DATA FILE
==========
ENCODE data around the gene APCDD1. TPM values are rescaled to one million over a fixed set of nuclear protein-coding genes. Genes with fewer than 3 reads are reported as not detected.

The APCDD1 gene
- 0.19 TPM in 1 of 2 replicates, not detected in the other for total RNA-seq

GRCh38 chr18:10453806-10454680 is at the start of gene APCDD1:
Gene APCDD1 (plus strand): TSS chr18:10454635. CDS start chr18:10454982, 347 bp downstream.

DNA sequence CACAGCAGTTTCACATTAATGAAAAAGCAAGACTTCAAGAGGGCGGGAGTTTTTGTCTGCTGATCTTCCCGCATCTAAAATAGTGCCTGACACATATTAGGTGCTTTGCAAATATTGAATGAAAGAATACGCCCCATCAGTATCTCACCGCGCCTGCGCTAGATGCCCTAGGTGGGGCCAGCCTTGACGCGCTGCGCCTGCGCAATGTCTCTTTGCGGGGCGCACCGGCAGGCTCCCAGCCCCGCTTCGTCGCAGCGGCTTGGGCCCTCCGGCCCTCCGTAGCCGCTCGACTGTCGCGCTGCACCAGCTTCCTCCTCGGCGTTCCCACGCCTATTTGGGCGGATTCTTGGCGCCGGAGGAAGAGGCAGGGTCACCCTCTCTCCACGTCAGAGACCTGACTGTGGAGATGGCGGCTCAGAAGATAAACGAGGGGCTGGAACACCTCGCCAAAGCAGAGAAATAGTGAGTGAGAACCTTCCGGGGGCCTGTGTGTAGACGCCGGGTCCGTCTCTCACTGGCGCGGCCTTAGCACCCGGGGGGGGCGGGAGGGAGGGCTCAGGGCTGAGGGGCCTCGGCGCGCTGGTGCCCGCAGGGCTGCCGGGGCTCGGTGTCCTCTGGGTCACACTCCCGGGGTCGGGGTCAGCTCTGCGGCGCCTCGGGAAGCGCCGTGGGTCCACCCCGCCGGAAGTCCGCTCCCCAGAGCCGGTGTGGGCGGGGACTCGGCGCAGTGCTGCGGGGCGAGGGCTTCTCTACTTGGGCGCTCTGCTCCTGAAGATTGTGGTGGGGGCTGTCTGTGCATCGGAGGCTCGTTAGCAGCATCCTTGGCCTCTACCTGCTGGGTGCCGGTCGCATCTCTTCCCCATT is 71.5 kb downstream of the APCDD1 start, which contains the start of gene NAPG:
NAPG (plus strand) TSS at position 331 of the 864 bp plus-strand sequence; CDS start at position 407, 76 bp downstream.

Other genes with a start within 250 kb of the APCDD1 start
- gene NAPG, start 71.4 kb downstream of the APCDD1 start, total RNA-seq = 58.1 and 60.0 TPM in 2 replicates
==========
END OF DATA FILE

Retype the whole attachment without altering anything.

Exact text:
ENCODE data around the gene APCDD1. TPM values are rescaled to one million over a fixed set of nuclear protein-coding genes. Genes with fewer than 3 reads are reported as not detected.

The APCDD1 gene
- 0.19 TPM in 1 of 2 replicates, not detected in the other for total RNA-seq

GRCh38 chr18:10453806-10454680 is at the start of gene APCDD1:
Gene APCDD1 (plus strand): TSS chr18:10454635. CDS start chr18:10454982, 347 bp downstream.

DNA sequence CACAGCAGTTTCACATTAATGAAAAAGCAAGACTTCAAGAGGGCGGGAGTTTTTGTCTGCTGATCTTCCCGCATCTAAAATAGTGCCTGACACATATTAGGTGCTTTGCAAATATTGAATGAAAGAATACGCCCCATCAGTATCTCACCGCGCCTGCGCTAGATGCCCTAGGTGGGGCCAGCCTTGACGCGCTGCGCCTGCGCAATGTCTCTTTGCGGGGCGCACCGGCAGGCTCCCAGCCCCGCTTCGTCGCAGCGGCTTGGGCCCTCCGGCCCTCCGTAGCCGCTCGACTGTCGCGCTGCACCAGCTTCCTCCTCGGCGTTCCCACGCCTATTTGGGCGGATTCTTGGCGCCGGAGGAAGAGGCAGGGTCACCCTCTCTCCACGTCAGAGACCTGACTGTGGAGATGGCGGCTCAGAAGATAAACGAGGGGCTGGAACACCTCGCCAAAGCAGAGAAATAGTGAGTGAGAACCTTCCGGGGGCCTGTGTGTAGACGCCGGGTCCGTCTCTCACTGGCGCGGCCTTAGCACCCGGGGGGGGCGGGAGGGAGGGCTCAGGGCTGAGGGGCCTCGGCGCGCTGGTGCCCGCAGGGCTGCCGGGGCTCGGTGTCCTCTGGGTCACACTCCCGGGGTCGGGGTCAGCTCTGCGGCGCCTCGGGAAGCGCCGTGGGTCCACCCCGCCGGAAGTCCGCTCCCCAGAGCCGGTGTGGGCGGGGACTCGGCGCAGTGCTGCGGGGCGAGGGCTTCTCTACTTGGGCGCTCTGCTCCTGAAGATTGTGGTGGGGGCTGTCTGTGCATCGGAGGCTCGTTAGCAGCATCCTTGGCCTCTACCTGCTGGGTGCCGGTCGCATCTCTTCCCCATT is 71.5 kb downstream of the APCDD1 start, which contains the start of gene NAPG:
NAPG (plus strand) TSS at position 331 of the 864 bp plus-strand sequence; CDS start at position 407, 76 bp downstream.

Other genes with a start within 250 kb of the APCDD1 start
- gene NAPG, start 71.4 kb downstream of the APCDD1 start, total RNA-seq = 58.1 and 60.0 TPM in 2 replicates